'The Ghost of Peter Sellers' Review: Portrait of a Movie Star Gone Mad

Movie junkies, rejoice. Director Peter Medak has made an instructive and nightmarishly funny documentary about how actor Peter Sellers drove him crazy and nearly trashed his career. The Ghost of Peter Sellers (now available on demand) recounts the filming of Ghost in the Noonday Sun, a 1973 pirate-epic folly so riven by fits, fights and clashing egos that its producers decided never to release it. “We all just wanted to kill ourselves,” said Medak after the film’s first screening.

On Cyrus, where this 17th-century adventure was shot, disaster was in the air from Day One, thanks to a drunk captain who steered the three-mast ship being used in the film onto the rocks. Medak, then a 35-year-old refugee from communist Hungary, had enjoyed critical raves for Negatives, A Day in the Death of Joe Egg and The Ruling Class with an Oscar-nominated Peter O’Toole, and his friendship with Sellers had made him aware the actor’s eccentricities. But nothing prepared Medak for the mercurial mass of insecurities who showed up on set, reeling from his breakup with Cabaret star Liza Minnelli. On screen, Sellers was set to play a murdering Irish cook-turned-pirate who can’t remember where he buried his treasure. Offscreen, the 47-year-old comedian behind the bumbling, beloved Inspector Clouseau had turned into a tyrant.

Shooting at sea was a challenge for Medak, but nothing compared to filming with the Dr. Strangelove star, who refused to act with costar Anthony Franciosa after some perceived slight. He kept threatening to fire Medak, threw tantrums about a script he hadn’t even bothered to read, and proved to be an expert for sniffing out oncoming catastrophe. Despite the fact that his Goon Show buddy Spike Milligan was acting with him and helping to rewrite the script, Sellers would show up late on set or not at all. Though photos revealed him dining in London with former love Princess Margaret, Sellers infuriated the crew of Ghosts of the Noonday Sun by claiming he’d suffered a heart attack. (Ironically, it was a massive coronary that would kill him in 1980 at the age of 54.)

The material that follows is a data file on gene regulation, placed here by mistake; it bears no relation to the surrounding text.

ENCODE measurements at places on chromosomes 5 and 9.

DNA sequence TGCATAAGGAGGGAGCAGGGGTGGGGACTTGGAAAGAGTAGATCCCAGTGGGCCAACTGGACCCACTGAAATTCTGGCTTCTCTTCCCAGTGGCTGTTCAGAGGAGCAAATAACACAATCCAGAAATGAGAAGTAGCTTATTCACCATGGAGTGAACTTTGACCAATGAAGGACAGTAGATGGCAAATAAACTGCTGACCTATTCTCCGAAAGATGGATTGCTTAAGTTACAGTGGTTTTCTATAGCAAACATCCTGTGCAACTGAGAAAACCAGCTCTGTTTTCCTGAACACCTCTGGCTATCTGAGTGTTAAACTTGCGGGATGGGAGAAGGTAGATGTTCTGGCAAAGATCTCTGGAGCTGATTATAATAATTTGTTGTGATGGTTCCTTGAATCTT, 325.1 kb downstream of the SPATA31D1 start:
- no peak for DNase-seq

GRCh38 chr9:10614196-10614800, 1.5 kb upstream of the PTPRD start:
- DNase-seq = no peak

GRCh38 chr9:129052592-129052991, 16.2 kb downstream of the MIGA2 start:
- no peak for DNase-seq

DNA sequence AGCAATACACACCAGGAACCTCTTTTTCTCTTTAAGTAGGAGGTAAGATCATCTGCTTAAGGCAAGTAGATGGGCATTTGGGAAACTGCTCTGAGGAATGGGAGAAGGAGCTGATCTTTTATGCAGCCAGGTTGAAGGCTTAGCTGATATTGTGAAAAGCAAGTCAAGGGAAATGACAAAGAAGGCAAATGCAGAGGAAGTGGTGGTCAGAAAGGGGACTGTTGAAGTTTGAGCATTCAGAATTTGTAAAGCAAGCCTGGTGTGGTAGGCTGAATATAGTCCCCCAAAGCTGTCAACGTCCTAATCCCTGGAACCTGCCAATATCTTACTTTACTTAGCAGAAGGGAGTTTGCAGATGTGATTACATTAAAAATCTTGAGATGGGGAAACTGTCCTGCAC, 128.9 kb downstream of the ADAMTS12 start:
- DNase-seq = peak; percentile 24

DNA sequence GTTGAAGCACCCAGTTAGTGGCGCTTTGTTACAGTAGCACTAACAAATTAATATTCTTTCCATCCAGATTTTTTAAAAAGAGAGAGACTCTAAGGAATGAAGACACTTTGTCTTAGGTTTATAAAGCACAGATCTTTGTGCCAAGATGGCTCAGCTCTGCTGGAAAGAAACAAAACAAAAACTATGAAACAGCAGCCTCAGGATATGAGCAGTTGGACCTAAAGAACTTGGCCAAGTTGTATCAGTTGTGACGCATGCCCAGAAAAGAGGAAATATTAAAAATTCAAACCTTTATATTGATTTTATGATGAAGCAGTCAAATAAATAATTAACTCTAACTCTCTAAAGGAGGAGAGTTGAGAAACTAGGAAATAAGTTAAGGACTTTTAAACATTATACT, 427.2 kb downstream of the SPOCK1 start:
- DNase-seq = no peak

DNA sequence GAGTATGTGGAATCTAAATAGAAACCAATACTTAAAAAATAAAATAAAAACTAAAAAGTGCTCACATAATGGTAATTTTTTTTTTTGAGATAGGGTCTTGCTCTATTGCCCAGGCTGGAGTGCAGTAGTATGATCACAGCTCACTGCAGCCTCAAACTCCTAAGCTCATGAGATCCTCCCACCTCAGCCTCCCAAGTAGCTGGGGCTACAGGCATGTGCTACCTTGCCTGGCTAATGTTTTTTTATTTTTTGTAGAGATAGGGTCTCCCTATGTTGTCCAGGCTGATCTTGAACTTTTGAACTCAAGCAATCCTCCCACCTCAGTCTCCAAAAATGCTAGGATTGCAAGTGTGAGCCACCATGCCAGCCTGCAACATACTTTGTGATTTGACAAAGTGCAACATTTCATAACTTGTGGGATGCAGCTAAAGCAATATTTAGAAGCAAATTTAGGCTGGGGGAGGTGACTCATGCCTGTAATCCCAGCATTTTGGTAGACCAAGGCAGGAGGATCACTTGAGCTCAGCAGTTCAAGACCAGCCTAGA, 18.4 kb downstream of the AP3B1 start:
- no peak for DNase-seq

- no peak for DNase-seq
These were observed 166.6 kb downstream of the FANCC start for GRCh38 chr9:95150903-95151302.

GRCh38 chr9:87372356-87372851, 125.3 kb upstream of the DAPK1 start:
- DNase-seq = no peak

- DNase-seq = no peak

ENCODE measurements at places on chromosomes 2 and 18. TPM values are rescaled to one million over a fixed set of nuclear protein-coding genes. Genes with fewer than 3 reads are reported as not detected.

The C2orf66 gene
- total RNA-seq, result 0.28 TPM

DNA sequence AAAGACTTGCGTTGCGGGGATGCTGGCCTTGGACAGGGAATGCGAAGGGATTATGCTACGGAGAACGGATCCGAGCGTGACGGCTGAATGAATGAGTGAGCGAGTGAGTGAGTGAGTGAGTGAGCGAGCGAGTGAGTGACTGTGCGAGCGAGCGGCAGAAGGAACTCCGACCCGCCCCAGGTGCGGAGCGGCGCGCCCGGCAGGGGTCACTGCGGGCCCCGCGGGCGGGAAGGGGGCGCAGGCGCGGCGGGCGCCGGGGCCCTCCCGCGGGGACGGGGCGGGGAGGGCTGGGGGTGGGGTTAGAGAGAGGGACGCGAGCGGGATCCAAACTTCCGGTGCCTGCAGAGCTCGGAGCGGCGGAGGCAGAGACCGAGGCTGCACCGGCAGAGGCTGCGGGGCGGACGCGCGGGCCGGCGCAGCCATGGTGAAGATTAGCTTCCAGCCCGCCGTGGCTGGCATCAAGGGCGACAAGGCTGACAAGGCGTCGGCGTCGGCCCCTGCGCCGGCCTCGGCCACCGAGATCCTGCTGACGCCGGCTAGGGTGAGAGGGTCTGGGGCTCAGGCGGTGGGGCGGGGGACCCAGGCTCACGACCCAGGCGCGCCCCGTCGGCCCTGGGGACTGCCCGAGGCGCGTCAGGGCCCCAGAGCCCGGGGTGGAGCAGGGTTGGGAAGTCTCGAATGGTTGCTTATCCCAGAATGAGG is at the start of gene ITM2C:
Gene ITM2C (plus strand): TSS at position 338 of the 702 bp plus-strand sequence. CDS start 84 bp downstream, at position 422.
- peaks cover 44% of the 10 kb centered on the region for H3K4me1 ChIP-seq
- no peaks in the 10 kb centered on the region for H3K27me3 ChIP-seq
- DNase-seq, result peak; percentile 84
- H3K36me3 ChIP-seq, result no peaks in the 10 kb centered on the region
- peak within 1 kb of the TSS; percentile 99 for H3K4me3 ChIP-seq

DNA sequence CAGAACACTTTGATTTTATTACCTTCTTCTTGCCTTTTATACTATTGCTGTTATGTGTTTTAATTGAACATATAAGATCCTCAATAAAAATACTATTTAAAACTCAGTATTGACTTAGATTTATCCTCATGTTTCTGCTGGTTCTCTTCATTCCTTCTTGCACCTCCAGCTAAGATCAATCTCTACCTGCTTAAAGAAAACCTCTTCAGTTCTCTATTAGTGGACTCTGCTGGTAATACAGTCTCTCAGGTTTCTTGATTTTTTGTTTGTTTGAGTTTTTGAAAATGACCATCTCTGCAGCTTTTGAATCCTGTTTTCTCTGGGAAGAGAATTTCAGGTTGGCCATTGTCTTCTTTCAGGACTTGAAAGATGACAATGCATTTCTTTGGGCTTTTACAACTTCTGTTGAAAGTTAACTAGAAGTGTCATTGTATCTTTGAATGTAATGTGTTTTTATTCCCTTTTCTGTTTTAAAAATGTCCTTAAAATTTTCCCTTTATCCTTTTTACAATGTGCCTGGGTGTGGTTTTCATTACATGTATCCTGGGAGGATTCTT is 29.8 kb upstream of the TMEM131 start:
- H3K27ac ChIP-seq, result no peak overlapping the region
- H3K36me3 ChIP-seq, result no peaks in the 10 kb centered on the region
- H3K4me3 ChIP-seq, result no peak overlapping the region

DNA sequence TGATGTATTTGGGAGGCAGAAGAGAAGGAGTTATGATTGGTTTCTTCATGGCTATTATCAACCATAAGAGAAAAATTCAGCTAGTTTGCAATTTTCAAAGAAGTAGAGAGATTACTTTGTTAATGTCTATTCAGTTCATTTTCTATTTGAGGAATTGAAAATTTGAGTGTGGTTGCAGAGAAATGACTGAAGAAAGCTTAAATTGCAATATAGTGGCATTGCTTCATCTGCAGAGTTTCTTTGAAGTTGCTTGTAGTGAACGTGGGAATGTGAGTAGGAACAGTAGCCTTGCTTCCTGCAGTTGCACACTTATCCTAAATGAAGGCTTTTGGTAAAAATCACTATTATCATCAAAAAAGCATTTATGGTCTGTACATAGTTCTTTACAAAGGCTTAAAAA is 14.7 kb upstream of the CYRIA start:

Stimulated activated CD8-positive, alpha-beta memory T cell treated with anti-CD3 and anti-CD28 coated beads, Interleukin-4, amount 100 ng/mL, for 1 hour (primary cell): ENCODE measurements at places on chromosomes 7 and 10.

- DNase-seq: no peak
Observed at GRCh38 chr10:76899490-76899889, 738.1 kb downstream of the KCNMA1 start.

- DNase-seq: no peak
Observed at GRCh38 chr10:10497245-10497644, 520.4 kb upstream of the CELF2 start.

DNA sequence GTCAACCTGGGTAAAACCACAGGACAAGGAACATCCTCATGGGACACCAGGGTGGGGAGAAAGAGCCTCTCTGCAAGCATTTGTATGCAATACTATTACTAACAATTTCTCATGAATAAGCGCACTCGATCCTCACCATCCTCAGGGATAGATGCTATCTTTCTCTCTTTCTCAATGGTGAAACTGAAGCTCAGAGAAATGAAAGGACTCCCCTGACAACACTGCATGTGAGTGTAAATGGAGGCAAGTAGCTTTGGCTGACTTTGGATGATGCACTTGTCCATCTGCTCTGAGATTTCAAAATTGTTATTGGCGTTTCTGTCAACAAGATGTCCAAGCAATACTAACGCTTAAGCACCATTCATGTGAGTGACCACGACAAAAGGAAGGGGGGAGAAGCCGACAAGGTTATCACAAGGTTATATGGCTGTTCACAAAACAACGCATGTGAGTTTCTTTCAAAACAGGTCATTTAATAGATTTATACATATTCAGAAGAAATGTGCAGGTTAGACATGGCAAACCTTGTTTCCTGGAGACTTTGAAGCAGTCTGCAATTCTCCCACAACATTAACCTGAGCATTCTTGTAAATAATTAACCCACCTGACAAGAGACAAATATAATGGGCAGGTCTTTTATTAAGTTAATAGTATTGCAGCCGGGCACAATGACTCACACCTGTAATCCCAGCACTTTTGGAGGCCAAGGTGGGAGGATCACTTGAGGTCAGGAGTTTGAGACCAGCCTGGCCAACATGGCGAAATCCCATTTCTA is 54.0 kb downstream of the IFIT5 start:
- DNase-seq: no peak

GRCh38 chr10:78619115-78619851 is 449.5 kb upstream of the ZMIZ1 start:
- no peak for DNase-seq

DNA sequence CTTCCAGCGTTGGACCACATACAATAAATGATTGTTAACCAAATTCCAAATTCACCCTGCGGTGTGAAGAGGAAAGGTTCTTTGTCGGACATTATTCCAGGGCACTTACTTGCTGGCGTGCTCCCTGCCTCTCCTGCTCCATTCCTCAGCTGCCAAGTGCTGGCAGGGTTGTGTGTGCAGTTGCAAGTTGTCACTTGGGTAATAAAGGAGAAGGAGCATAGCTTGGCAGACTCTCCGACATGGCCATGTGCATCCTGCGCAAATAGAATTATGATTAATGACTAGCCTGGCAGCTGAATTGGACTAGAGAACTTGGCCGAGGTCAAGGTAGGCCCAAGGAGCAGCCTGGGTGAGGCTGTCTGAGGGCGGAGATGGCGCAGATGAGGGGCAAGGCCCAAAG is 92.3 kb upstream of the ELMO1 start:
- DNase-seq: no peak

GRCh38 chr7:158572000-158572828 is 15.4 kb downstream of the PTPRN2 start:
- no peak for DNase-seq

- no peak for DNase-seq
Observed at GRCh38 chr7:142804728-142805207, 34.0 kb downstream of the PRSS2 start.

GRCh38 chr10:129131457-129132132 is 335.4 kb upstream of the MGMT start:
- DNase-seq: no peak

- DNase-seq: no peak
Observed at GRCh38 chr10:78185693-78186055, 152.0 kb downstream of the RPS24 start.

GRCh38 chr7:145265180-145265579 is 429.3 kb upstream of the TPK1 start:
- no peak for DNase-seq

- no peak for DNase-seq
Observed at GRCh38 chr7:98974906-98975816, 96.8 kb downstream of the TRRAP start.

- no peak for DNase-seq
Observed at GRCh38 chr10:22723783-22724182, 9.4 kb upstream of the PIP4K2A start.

It’s a chronicle of vintage narcissistic Hollywood madness, and the lumps it takes here feel deserved and infuriatingly timeless. In a series of interviews with witnesses to the torturous 67 day shoot — including producer John Heyman, Sellers personal assistant Susan Wood and his daughter Victoria — a riveting portrait emerges of chaos unbound, some of it darkly comical. Sadly, none of the hilarity made it to the screen. Clips from the film indicate a leaden farce that deserved to sink like a stone. It’s Medak who brings the proceedings a touching gravity by taking the film’s failure so personally. The director, now 82, survived the Nazi occupation during World War II, but Sellers torments him to this day. “My career was nearly completely destroyed by this movie,” says Medak. It wasn’t — just witness his subsequent work on film (The Krays, Romeo Is Bleeding, The Changeling) and TV (The Wire, House, Breaking Bad). But there’s no doubt that the ghost of Sellers still haunts him. You’re never sure whether this bruising doc is an exorcism or a nod toward forgiveness. Most likely, it’s both.

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